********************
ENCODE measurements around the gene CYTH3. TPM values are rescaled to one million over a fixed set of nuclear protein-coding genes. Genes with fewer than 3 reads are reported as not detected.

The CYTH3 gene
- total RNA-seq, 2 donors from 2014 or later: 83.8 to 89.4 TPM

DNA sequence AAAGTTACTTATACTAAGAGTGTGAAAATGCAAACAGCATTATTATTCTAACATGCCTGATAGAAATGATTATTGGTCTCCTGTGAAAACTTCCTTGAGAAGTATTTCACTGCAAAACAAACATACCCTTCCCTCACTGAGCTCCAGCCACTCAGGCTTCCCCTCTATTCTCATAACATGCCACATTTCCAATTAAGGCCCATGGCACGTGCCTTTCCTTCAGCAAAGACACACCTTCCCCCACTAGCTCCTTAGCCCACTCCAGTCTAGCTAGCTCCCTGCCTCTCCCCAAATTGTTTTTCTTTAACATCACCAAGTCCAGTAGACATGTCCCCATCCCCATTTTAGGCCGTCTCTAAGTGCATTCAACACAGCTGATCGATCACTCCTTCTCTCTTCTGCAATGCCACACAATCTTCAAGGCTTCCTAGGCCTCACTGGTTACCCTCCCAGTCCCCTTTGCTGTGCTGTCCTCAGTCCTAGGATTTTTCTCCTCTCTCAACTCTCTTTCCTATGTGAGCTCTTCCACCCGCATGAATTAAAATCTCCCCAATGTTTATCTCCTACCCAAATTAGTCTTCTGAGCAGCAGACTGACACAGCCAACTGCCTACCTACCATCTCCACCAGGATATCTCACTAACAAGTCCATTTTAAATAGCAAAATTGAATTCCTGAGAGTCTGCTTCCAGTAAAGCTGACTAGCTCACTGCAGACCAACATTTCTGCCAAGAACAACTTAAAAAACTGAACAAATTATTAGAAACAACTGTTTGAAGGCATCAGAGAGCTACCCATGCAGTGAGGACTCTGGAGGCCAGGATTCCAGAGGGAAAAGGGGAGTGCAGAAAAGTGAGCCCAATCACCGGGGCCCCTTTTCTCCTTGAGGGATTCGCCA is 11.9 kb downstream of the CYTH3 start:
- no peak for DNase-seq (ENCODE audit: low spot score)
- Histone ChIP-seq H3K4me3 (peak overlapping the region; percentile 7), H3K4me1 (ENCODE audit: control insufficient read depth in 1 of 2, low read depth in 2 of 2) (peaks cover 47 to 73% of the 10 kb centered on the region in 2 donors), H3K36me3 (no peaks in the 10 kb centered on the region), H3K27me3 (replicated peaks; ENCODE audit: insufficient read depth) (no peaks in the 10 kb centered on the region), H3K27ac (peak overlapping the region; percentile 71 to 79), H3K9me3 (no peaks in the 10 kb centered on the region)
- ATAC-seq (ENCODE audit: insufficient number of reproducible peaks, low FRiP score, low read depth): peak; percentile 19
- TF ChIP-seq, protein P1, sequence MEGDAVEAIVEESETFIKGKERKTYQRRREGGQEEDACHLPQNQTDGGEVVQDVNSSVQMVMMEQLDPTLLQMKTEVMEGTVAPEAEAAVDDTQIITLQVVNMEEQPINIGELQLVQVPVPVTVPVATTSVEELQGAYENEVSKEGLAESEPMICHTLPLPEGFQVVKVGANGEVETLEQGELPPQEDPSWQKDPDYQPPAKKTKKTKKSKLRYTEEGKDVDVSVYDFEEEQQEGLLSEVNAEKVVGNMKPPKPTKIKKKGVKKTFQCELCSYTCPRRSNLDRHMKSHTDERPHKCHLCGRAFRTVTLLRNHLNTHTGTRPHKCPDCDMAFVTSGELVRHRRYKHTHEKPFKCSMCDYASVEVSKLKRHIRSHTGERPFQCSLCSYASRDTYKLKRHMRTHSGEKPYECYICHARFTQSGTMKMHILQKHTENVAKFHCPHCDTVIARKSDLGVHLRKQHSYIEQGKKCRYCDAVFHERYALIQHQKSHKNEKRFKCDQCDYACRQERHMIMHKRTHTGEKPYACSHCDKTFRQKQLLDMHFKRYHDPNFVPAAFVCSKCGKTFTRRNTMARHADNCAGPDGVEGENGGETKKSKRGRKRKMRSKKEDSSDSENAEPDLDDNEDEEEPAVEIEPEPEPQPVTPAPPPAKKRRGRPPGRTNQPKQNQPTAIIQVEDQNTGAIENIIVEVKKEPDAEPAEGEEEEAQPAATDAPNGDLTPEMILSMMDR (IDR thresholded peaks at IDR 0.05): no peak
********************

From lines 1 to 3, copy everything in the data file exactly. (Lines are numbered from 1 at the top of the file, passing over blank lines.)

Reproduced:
ENCODE measurements around the gene CYTH3. TPM values are rescaled to one million over a fixed set of nuclear protein-coding genes. Genes with fewer than 3 reads are reported as not detected.

The CYTH3 gene
- total RNA-seq, 2 donors from 2014 or later: 83.8 to 89.4 TPM